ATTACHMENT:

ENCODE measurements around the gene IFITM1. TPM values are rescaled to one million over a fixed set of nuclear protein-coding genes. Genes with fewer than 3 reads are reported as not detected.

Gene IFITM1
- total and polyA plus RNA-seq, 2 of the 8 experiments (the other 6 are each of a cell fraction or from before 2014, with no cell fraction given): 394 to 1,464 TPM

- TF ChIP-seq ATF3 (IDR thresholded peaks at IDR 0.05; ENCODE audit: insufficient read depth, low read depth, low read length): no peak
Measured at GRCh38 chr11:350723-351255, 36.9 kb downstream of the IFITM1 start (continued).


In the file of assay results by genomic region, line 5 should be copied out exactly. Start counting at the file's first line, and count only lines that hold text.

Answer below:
Measured at GRCh38 chr11:350723-351255, 36.9 kb downstream of the IFITM1 start (continued).